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Bravado Hid Martinez's Insecurities, Friends Say

March 13, 1986|RALPH FRAMMOLINO | Times Staff Writer

In high school, he was the cocky football star who helped make sure the other students didn't step on the grass around campus. And years later, as a San Diego City Councilman, Uvaldo Anthony Martinez Jr. would portray the same air of self-confidence.

A large and imposing figure, he swaggered down the halls at City Hall and sat at his desk with a cigar wedged between his fingers.

But friends have said that the councilman's bravado also masks some large insecurities--insecurities that may have led Martinez to prove himself by using his city-issued credit card last year in a way that a San Diego County grand jury said is questionable, if not criminal. The grand jury indicted Martinez Wednesday on 28 felony counts of mishandling public funds.

"He's worried about being perceived as the token Hispanic," said Mike Madigan, senior vice president of Pardee Construction Co. and one of Martinez's closest friends for 15 years. "Then there's the idea, 'Gee, am I really good enough?' "

Madigan suggested that those insecurities are an outgrowth of Martinez's background as the oldest of seven children from a relatively poor family in National City. The future councilman would blossom early--at 14 years old, he was already 6 feet, 2 inches tall and 175 pounds.

The size translated into physical prowess, and he earned honors in baseball, basketball and football at St. Augustine High School, where his former coach remembered him as "cocky." His athletic accomplishments also inspired other desires to lead, and he became involved in politics at the urging of his mother.

At first, Martinez was a Democrat, working in the 1968 presidential campaign of Robert F. Kennedy. But he said he was "turned off" by an unfulfilled promise by the Democrats to supply money to a local Mexican organization, and he registered as a Republican in 1971--in time to work on the campaign of a mayoral hopeful named Pete Wilson.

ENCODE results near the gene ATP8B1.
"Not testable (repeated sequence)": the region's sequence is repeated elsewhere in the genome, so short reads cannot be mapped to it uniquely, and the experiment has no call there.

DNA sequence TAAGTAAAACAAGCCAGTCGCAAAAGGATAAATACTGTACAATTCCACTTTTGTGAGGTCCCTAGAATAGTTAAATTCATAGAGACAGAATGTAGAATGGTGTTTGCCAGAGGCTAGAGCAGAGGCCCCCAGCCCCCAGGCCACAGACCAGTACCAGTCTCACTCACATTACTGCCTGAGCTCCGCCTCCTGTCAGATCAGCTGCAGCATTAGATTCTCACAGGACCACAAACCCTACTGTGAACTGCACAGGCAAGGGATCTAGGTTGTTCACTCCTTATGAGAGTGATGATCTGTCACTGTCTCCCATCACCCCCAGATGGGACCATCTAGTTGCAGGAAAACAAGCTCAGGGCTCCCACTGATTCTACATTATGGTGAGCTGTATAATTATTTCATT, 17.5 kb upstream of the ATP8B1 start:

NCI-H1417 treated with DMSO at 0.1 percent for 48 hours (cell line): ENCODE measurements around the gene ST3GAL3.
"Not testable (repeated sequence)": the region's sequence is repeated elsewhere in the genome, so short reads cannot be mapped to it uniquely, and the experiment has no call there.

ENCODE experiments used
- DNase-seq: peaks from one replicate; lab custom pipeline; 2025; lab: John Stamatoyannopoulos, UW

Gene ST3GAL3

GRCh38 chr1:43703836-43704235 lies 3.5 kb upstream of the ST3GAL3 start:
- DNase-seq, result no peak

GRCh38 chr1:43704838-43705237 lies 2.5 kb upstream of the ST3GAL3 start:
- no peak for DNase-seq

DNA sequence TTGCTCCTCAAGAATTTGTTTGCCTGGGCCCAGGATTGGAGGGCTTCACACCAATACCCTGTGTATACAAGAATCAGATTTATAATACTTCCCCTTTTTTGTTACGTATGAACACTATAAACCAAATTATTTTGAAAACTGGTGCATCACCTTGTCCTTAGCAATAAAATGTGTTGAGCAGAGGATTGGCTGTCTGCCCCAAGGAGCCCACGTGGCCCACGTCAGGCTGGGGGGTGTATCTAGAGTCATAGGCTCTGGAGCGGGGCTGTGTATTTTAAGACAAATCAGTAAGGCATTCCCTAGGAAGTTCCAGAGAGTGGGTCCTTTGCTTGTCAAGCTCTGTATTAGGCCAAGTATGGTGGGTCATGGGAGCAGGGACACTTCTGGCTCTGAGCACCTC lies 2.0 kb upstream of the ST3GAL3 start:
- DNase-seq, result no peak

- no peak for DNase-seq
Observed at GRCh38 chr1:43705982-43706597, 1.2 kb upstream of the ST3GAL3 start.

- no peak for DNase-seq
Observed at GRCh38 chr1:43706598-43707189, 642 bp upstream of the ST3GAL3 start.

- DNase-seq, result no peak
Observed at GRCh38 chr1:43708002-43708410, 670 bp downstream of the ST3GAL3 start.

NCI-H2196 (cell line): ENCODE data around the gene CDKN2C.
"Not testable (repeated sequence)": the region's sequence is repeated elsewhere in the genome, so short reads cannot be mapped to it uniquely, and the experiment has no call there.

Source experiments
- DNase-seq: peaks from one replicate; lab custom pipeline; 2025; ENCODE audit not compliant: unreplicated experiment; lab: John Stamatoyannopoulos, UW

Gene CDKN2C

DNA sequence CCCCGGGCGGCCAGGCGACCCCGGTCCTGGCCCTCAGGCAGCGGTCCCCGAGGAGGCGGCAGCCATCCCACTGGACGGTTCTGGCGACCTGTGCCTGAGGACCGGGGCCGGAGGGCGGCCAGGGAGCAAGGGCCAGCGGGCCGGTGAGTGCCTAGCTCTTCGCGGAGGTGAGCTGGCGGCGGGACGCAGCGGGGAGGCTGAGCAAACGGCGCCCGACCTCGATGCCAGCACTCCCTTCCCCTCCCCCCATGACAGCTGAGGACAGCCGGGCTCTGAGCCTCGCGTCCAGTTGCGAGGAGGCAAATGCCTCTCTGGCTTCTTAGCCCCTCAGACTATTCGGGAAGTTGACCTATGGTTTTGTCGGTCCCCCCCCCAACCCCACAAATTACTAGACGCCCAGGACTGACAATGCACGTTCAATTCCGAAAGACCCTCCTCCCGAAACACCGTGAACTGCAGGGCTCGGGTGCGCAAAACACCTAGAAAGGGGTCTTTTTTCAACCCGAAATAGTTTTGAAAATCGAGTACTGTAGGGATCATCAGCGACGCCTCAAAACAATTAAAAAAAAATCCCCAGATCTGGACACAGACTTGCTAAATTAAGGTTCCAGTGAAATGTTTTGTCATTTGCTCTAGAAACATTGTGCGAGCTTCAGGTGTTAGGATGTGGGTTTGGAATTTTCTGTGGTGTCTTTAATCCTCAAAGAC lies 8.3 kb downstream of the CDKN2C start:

Wilson was to become Martinez's political mentor. Martinez was hired by the city Planning Department, where he was assigned to work on Wilson's pet project, the city's Growth Management Plan.

While working as a planner, Martinez tried unsuccessfully for appointment to the council's 8th District in 1976 and 1978. His patience paid off in December. 1982. Shortly before Wilson was to leave City Hall, Martinez was selected to oversee a diverse district that includes trendy stretches of Hillcrest and high-profile downtown, as well as economically depressed, minority areas such as San Ysidro and Barrio Logan.

During his tenure at City Hall, his unabashed leanings toward the Republican Establishment inspired some criticism. Dan L. Munoz, publisher of La Prensa San Diego, and other Latino activists labeled Martinez a "coconut"--brown on the outside but having the values of a white person inside.

But others, such as Rachael Ortiz, executive director of the Barrio Station neighborhood organization, said Martinez has come through for the minority community. She cited Martinez's efforts to upgrade or put in sidewalks as an effort that will "benefit thousands of people for decades to come."

Martinez inveighed against the transients downtown, referring to them as "bums and petty hooligans." During the time he was paying for expensive lunches and drinks on the city credit card, Martinez also pledged to "do whatever it takes to get the rotgut booze off the streets of downtown."

Eventually, Martinez was forced to go on the defensive. Newspaper articles late last year revealed that he and his former aide, Rudy P. Murillo, had spent $9,502 in taxpayer money between July 1, 1984, and June 30, 1985, for travel and meals. Some of the meals cost $200 to $300 at some of the city's exclusive restaurants.

Newspapers reported that as many as two dozen people Martinez claimed on city records were with him during the meals said they were elsewhere, or said they didn't discuss city business at the time. Those revelations led to a 3 1/2-month district attorney's investigation and to the 12-day grand jury investigation that culminated in Wednesday's indictment.

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